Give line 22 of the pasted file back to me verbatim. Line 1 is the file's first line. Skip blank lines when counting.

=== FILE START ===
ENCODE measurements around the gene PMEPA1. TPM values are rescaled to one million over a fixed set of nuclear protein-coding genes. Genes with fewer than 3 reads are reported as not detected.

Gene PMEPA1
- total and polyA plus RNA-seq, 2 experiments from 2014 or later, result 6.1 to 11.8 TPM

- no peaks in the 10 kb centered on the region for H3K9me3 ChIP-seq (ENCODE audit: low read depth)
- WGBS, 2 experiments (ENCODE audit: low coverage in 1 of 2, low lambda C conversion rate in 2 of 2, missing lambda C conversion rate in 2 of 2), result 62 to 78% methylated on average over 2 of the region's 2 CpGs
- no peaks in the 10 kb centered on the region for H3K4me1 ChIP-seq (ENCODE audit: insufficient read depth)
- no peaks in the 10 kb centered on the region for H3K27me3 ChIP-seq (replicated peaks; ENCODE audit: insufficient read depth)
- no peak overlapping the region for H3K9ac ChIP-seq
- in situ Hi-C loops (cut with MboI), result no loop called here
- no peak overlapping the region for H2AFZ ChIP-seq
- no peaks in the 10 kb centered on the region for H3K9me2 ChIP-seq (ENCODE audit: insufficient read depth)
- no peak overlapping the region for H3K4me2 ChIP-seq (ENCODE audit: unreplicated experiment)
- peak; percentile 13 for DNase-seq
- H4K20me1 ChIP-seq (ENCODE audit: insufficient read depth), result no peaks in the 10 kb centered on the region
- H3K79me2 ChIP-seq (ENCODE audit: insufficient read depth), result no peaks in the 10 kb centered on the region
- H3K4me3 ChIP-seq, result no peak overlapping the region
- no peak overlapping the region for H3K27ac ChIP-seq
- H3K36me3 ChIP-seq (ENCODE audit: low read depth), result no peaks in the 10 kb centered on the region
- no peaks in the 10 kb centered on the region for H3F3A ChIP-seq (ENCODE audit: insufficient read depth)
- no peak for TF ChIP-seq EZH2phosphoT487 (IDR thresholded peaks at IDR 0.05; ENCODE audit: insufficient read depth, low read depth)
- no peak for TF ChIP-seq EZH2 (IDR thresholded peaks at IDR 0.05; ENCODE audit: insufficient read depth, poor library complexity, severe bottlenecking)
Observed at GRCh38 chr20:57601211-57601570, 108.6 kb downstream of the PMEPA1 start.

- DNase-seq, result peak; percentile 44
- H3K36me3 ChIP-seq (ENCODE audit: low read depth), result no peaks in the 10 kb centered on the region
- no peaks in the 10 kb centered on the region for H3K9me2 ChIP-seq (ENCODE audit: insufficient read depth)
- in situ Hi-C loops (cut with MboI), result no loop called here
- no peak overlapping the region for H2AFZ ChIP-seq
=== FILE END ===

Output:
Observed at GRCh38 chr20:57601211-57601570, 108.6 kb downstream of the PMEPA1 start.